Mayday is an interesting experiment. The new button that comes with Amazon’s new Kindle Fire HDX promises to connect users with customer support within 15 seconds of someone pressing the button—and give the customer this agent over video chat.
This is an innovative, interesting use of video chat in the contact center.
But it isn’t exactly the full contact center video chat it sounds like on first blush. The agent is on video, but the Kindle user is not. So when you’re lying in bed in your pajamas and need help with that Kindle, you don’t have to worry about having your hair brushed or even about having clothes on. This video chat limitation is a shrewd move for Amazon, ensuring that people will actually use the feature.
That’s because for all its promise, video chat has always been far less used than the technology might suggest. Video calling brings a whole new level of communication and substantially improves upon voice calling and chat when it comes to human to human interaction. But precisely because we’re human, video hasn’t taken root in the contact center largely because people have to be “presentable” to use it. And if you’re not and the other party knows you could be on video, there’s social pressure.
Last year, Land’s End launched video chat as a customer service option to much hype, only to quietly be discontinued because it “did not take off.” People are not really ready for video chat, even among my friends who talk with me on Skype (News - Alert). Talking to a stranger on video? Casually? Not gonna happen—or at least it doesn’t usually.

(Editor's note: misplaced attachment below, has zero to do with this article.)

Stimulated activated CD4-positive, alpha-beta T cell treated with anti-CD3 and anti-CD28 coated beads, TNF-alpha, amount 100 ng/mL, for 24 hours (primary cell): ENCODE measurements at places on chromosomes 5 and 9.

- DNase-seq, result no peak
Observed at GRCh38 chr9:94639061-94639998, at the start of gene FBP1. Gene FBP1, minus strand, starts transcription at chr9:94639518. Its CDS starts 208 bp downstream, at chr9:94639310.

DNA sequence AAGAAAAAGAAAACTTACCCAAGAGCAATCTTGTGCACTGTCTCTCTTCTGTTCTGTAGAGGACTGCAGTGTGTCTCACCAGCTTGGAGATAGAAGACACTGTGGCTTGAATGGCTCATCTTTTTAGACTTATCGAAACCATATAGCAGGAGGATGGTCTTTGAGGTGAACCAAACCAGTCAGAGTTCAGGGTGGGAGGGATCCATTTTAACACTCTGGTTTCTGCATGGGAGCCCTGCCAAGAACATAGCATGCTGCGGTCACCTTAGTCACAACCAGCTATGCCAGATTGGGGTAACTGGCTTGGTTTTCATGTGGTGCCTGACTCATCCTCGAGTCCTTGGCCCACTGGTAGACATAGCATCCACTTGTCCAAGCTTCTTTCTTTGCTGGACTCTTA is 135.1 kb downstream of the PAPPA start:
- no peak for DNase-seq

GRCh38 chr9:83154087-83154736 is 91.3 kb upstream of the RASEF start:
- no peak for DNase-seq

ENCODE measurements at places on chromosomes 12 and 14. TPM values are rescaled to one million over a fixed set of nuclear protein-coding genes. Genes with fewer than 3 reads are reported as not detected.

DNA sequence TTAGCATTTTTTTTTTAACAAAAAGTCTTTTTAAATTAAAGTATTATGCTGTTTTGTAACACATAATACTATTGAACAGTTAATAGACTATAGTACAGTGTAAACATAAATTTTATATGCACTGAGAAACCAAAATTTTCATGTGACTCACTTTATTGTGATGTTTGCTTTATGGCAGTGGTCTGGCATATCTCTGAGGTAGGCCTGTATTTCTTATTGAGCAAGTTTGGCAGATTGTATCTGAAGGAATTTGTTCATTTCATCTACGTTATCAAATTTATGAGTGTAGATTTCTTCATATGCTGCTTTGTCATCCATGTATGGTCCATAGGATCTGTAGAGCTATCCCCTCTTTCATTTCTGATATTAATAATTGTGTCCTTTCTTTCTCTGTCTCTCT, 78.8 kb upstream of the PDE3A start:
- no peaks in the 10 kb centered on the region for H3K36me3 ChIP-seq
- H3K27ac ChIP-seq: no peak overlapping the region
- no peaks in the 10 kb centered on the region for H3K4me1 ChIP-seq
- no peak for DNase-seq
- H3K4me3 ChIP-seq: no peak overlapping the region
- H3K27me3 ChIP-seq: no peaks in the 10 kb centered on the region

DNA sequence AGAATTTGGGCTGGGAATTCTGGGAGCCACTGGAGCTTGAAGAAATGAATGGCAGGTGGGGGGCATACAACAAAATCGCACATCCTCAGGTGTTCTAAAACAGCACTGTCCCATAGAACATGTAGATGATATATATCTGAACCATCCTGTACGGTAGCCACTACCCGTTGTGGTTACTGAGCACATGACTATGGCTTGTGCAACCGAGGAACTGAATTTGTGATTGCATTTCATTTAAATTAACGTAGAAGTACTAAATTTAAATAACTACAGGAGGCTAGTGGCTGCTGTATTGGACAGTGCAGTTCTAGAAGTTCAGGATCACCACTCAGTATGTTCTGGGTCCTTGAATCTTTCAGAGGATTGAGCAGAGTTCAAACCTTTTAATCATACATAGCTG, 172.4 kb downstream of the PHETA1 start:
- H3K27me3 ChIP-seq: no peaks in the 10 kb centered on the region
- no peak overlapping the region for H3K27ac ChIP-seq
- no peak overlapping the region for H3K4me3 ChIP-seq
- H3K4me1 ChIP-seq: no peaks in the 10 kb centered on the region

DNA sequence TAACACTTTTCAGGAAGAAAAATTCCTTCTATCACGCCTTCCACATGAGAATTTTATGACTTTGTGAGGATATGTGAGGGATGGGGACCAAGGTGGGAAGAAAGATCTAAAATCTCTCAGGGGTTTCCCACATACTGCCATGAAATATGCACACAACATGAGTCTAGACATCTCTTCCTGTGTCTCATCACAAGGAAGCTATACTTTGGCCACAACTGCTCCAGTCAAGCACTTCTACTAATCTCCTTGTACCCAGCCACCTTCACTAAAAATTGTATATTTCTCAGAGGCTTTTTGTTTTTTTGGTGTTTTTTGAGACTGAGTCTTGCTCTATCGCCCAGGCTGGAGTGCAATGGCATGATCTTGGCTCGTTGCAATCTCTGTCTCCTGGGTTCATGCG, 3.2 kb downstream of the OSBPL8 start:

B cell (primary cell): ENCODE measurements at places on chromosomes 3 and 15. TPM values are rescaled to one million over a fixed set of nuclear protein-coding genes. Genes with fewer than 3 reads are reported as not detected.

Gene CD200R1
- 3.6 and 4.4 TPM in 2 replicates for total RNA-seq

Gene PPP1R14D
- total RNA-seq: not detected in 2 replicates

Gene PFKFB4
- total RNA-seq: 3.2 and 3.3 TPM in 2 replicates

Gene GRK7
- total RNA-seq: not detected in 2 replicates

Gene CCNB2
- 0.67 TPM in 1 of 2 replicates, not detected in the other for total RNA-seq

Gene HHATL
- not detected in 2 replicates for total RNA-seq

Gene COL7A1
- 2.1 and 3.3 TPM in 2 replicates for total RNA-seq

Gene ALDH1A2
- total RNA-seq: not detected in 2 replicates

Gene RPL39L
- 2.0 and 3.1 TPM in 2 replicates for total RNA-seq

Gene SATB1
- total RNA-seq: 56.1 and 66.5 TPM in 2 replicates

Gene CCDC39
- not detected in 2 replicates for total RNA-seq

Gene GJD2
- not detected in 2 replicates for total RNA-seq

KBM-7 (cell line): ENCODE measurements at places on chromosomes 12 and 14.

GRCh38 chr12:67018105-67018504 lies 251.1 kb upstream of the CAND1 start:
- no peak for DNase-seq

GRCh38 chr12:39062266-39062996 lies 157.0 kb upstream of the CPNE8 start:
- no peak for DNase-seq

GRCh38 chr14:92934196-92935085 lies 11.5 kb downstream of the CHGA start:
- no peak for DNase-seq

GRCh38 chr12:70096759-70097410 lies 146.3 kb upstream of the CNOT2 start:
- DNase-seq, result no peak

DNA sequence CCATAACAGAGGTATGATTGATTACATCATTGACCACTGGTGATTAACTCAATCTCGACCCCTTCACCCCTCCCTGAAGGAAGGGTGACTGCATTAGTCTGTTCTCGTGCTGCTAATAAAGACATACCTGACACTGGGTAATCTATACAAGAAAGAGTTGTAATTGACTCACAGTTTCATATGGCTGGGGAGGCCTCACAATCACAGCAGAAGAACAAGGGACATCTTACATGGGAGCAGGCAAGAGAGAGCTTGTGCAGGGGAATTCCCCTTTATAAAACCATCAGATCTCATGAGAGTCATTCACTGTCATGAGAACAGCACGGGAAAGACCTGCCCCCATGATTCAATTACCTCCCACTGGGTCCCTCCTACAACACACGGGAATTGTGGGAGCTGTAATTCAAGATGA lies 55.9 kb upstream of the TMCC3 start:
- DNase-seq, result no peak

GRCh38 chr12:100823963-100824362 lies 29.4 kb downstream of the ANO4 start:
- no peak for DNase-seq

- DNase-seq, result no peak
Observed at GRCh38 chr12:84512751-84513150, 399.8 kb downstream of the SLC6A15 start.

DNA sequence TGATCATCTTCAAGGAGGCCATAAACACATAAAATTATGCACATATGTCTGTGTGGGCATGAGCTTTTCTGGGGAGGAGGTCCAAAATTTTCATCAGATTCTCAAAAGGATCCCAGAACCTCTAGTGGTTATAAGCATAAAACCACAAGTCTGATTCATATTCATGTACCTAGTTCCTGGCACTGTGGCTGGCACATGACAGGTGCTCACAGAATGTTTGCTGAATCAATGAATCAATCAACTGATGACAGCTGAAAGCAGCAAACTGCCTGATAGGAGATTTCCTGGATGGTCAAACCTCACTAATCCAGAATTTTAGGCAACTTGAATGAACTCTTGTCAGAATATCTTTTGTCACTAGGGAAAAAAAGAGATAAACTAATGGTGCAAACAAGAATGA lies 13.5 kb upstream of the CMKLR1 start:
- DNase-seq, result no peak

There’s the technological issue, too. Special software or plugins just makes it too complex for anyone over the age of 30 (and even too complex for some under 30, bless their hearts). But the technology issue will be solved with WebRTC, which lets any web browser initiate a video chat. At least once browsers uniformly support the standard.
So the technology issue is not a durable challenge, it just is a question of time.
But so is the human aversion to video in the contact center, too—in the long run. What really needs to happen is a generation of consumers who have grown up with ever-present video in our cities and on our phones. When my young daughter comes of age, having a video temporarily turned on her for a customer support issue will not be so scary. That’s because she’s had a video on her since she was a little child. Not video staring at her like I had, the Dad-taking-video-for-the-holidays type. But video that is always there, and therefore is casual and not asking for brushed hair.
When video becomes less threatening, we will see video widely used in the contact center. In the mean time, it is up to innovative companies such as Amazon. Even if Mayday does not take hold, Amazon has shown a new way to do video in the contact center. It has integrated it, it has made it easy—and it has taken the scariness out of video contact center support.
Perhaps this Amazon experiment will be a little piece of what gets us comfortable with video chat? At first it is chat without a camera on us... and then it slowly becomes two-way video.
Edited by Alisen Downey